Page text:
Part One of a panel discussion on the demographic study of religious nonbelief – atheism, agnosticism, secular humanism, and secularism.
On October 24th through 27th, 2013, the Center for Inquiry presented the CFI Summit, an international congress in the Pacific Northwest. This event explored such questions as: To what extent do skeptics and humanists have a common mission? Should examination of religious beliefs remain largely off limits for skeptics? Should secular humanists be as critical of fringe science claims, including alternative medicine, as they are of religious beliefs? And are there public policy issues on which skeptics and humanists can productively collaborate?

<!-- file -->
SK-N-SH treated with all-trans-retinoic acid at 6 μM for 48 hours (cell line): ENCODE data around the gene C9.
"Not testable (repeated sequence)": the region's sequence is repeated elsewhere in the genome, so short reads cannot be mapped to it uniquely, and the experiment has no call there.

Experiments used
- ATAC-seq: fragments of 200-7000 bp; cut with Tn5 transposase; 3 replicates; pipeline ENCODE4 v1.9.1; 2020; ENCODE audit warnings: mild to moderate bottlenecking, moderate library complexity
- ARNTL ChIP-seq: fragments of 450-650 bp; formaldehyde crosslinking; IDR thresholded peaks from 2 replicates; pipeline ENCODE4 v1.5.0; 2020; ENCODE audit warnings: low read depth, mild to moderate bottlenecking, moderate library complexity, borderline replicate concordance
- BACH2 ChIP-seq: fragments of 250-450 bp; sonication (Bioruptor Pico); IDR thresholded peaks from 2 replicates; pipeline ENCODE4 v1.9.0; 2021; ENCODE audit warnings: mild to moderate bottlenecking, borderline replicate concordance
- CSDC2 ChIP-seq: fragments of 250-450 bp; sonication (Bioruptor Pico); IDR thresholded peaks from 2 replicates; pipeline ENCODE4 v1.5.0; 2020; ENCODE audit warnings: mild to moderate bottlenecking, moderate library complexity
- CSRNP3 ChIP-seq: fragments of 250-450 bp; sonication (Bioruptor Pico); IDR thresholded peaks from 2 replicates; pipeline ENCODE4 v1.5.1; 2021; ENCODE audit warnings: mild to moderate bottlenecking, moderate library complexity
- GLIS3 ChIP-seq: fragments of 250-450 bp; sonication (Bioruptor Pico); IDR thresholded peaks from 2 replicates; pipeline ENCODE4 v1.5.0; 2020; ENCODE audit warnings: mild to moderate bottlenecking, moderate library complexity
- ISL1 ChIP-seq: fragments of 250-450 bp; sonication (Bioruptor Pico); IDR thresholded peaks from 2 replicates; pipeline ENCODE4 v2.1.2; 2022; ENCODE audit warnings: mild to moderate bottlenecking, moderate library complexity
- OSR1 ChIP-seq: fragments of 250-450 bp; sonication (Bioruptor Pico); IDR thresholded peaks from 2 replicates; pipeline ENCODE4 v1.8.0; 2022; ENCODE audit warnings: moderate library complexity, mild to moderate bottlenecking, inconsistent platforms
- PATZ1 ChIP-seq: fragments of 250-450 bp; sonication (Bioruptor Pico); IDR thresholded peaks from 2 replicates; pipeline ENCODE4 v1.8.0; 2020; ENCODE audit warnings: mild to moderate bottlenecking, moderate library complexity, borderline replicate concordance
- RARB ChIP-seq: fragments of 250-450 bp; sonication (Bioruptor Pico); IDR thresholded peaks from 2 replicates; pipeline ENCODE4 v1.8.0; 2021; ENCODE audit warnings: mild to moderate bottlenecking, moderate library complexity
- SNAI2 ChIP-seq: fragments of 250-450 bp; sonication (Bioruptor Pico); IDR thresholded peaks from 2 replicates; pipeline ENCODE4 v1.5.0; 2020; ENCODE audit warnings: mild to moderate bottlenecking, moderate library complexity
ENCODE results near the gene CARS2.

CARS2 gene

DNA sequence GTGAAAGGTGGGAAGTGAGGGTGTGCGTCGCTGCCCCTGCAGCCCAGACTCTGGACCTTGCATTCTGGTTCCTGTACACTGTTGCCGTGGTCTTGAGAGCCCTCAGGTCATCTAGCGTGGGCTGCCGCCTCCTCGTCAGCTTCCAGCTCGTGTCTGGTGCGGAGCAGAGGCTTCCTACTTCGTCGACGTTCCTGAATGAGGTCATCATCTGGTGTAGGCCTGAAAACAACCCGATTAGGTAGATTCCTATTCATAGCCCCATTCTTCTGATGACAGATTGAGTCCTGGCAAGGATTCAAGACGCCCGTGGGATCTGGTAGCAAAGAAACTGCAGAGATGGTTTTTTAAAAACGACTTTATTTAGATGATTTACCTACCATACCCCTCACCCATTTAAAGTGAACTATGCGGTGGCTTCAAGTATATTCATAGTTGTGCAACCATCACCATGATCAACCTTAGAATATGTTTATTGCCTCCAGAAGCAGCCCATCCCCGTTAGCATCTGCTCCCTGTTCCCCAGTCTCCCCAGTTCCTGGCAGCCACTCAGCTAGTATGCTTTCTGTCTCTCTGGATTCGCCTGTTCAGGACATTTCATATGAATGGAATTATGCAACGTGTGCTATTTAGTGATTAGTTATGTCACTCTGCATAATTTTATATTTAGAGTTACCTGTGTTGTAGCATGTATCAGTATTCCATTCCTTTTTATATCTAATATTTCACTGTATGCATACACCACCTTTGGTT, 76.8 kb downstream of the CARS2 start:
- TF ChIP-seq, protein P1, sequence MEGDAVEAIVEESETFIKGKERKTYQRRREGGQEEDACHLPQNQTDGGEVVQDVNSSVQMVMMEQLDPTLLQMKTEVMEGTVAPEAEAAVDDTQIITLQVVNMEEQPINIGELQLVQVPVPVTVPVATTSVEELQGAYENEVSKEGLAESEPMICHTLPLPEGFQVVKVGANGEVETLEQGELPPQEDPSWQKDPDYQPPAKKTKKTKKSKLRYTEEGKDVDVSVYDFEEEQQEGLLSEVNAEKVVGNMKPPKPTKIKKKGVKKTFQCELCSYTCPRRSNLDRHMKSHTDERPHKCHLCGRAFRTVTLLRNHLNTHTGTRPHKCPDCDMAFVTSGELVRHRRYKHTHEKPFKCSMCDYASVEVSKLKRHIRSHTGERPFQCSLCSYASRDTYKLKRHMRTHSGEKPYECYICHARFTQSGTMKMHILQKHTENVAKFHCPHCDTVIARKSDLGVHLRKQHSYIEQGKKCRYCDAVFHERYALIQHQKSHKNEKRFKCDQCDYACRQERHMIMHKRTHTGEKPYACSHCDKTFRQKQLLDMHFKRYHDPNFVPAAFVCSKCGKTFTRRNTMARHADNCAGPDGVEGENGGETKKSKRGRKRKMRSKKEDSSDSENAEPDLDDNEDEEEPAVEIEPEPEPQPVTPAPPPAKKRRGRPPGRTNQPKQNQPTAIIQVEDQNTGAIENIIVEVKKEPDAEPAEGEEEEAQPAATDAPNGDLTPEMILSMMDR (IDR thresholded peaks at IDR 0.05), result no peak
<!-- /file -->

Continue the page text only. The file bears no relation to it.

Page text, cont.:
“Enumerating Unbelief” examines the demographic study of nonbelief. Speakers include Barry Kosmin, Research Professor in Public Policy and Law and Founding Director of the Institute for the Study of Secularism in Society and Culture (ISSSC) at Trinity College, Hartford, Connecticut, principal investigator of the American Religious Identification Survey, and a Center for Inquiry board member; Phil Zuckerman, professor of sociology and secular studies at Pitzer College and the author of Faith No More: Why People Reject Religion; and Will Gervais, assistant professor of psychology at the University of Kentucky, a researcher who examines the psychological causes and consequences of both religious belief and disbelief.
The session was chaired by Tom Flynn, CenterStage co-host and editor of Free Inquiry magazine.
Part One features Tom Flynn’s introduction to the session and the presentation by Phil Zuckerman.